Institute for Social Movements Studies, Bochum

Local Roots – International Reach:

 The Institute for Social Movements Studies, Bochum (ISB)


Foto: Alessandra Exter (ISB Bochum)

Almost 40 years ago, Ruhr-Universität Bochum ( gained a new core research unit, the Institute for Research into the European Workers‘ Movement (Institut zur Erforschung der europäischen Arbeiterbewegung). In 1999, the institute took its current name – Institute for Social Movement Studies (Institut für Soziale Bewegungen, ISB) – and in the same year entered into a close partnership with the History of the Ruhr Foundation (Stiftung Geschichte des Ruhrgebiets,, with whom it shares the House for the History of the Ruhr ( in Bochum’s inner city. In addition to these two, the House for the History of the Ruhr also hosts the Library of the Ruhr ( and the Social Movement Archives ( Since 2011, the Institute for Social Movement Studies’s director is Prof. Stefan Berger (, who also holds the Chair for Social Movement Studies at the History Department of Ruhr-Universität Bochum (  

The joint venture of scientific departments and archival expertise centred on both the local tradition of mining and the international repercussion of societal upheavals makes the House of the History of the Ruhr a repository for rare historical sources and the Institute for Social Movement Studies an up-to-date research hub with international reach.

The ISB’s core areas of interest include:

  • the history of social movements, with a particular focus on the development of workers‘ movements
  • the diverse aspects of social history, especially the history of work, industry and unions
  • history of mining and industrial culture
  • memory construction and historiography     

These areas of expertise mirror past and persistent local identification with mining and industry, as well as the importance of workers‘ movements and union development that accompanied changes in employment in the region over the past decades. By favouring comparative and analytical approaches, the ISB can undertake to shed light on similar developments worldwide. ISB‘s openness to other fields of research and its international outlook allow its researchers to examine both historical and current social dynamics worldwide from a variety of angles.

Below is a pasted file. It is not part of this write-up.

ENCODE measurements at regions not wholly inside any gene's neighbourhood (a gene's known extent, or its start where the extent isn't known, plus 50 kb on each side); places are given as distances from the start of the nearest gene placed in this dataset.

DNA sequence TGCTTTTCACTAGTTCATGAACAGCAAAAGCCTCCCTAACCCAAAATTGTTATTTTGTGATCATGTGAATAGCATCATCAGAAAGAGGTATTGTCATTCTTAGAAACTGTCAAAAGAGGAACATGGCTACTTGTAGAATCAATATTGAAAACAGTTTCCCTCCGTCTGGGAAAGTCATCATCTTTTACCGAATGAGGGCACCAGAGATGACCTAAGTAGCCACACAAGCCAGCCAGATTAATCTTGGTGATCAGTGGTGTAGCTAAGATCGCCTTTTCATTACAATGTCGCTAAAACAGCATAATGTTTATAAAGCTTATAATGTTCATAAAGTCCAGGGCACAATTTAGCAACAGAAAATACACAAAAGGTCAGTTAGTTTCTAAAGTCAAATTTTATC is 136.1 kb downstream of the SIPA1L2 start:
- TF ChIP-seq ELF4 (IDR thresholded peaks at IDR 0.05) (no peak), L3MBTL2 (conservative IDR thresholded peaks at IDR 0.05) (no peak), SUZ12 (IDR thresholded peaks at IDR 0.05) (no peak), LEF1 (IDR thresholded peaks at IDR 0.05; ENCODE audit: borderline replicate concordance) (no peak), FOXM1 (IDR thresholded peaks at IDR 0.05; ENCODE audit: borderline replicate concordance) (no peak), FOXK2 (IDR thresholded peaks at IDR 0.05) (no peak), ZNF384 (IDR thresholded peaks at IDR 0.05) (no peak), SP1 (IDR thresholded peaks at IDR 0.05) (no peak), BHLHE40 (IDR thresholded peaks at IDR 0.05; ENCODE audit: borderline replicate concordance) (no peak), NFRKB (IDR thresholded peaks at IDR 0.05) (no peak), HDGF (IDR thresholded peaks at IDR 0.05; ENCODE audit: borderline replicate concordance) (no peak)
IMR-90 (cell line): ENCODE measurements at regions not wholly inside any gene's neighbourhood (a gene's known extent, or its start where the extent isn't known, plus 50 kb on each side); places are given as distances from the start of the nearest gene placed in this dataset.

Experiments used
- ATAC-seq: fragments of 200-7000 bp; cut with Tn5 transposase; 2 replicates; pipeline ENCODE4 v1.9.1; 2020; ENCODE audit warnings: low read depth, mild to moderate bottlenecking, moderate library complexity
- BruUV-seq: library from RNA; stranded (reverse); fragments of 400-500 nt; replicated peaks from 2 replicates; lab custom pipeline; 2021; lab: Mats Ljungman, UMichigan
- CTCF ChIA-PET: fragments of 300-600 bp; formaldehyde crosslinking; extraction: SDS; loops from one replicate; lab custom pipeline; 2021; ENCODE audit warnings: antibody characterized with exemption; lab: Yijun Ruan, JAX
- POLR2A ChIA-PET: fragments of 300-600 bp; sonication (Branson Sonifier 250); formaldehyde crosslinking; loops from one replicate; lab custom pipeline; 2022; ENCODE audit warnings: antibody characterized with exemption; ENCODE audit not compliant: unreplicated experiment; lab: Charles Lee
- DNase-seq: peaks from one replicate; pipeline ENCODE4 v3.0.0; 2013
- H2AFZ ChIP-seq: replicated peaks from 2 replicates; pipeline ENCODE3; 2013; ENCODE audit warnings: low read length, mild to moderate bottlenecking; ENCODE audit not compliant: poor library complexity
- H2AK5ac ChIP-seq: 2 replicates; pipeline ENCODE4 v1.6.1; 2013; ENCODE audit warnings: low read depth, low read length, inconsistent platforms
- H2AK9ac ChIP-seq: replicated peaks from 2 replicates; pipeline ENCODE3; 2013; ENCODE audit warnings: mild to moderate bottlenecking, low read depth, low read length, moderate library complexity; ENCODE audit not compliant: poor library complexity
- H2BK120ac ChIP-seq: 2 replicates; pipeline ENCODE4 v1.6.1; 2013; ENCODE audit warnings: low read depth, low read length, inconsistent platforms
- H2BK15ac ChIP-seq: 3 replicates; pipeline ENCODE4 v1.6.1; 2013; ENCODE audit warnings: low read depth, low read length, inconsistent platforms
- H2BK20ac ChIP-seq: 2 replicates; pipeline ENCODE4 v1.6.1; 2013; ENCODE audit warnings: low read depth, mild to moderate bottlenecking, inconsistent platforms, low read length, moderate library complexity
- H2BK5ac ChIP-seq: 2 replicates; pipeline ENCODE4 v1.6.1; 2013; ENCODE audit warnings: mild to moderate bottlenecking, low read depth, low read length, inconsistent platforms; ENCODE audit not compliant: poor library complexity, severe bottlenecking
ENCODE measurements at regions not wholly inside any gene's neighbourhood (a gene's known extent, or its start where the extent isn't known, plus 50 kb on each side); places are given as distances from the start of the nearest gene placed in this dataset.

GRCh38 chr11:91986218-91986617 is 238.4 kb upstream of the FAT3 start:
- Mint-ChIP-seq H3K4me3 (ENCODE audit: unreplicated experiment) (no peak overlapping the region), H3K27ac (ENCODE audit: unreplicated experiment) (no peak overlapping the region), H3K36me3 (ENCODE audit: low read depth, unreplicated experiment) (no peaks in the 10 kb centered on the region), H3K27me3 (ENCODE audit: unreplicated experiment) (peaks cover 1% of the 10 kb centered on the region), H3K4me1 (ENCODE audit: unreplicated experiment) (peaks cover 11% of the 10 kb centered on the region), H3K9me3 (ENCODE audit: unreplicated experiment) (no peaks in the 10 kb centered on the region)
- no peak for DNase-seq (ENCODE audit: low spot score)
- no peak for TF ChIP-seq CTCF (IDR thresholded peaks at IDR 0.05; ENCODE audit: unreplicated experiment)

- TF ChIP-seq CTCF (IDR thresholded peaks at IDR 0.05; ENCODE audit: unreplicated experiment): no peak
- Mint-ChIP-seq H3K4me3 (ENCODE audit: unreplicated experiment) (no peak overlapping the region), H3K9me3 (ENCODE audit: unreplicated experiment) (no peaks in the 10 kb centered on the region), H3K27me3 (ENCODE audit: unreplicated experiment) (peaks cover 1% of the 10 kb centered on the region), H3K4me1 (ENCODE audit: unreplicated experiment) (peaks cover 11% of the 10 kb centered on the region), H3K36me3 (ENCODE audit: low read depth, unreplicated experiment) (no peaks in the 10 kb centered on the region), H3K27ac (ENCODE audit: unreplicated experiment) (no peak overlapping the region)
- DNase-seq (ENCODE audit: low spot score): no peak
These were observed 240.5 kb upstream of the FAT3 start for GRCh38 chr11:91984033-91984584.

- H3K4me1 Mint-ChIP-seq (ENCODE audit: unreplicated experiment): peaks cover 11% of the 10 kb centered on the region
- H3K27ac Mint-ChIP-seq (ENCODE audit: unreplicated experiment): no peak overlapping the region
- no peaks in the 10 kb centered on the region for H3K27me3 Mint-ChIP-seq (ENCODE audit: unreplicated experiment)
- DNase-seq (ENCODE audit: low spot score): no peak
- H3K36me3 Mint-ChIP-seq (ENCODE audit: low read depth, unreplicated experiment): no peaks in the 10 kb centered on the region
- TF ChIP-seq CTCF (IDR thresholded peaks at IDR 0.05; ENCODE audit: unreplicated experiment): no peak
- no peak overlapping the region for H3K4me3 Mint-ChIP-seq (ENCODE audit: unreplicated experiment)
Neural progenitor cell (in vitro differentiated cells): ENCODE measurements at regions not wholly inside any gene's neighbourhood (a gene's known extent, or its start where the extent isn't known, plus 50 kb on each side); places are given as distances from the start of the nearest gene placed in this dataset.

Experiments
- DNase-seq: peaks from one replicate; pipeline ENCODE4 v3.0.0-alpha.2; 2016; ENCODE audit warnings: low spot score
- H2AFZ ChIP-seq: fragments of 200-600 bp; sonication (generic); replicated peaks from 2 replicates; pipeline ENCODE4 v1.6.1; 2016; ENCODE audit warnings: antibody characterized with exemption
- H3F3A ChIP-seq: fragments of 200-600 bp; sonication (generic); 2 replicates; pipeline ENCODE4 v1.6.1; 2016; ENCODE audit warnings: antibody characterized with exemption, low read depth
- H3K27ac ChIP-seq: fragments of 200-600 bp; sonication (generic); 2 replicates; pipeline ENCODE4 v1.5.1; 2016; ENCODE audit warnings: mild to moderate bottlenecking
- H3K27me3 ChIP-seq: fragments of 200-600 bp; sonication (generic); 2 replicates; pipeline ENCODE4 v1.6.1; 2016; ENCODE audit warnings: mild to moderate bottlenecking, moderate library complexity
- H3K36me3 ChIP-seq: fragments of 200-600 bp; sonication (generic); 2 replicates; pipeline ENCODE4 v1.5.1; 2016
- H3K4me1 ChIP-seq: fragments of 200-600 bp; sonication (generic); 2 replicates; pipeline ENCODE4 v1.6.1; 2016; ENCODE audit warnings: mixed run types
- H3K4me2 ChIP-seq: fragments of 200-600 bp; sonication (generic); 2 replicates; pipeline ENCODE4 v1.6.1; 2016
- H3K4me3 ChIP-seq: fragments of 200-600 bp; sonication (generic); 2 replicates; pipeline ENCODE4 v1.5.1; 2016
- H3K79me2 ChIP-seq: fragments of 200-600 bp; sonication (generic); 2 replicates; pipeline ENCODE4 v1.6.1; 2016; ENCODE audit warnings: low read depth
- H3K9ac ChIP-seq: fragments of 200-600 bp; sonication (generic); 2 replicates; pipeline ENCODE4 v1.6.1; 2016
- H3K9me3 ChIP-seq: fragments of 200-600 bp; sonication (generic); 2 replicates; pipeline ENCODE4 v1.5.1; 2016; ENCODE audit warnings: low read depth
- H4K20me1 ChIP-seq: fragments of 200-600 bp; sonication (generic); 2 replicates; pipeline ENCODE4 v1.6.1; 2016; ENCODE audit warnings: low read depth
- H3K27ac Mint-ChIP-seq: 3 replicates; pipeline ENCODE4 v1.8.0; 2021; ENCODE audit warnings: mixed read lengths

Diversity of Topics and Perspectives: ISB Projects

I. Mining People: A Digital Memory Project

"Mining People" is an oral history project that intends to capture the life stories and experiences of people who were linked to the coal mining industry in (West) Germany from 1945 to the present. While the last active collieries are going to close down by December 2018 we witness the ending of an industry that was not only constitutive for the German economy for more than one and a half centuries – it also shaped the lives of everybody who lived with the industry and its environments. The project will therefore gather video interviews with people who were in one way or another engaged with the industry in its major regions: from pit workers and foremen to colliery managers and company executives, shop stewards, trade unionists, politicians, miners' wives, priests and social workers. Topics will include issues such as post-war reconstruction, mechanisation and technical change, working conditions underground and on the surface, experiences of migration, labour relations, coming to terms with industrial change and the closing of the pits. The collected interviews represent a broad database for researchers and curators interested in both the coal mining industry in particular and the social and cultural history of Germany at large. All video interviews will be indexed, archived and made accessible for researchers at the Archiv für soziale Bewegungen in Bochum. Furthermore, the project will set up a curated website on the oral history of German coal mining in the second half of the twentieth century. “Mining People” is a collaborative project jointly conducted by Deutsches Bergbau-Museum Bochum und the Stiftung Geschichte des Ruhrgebiets.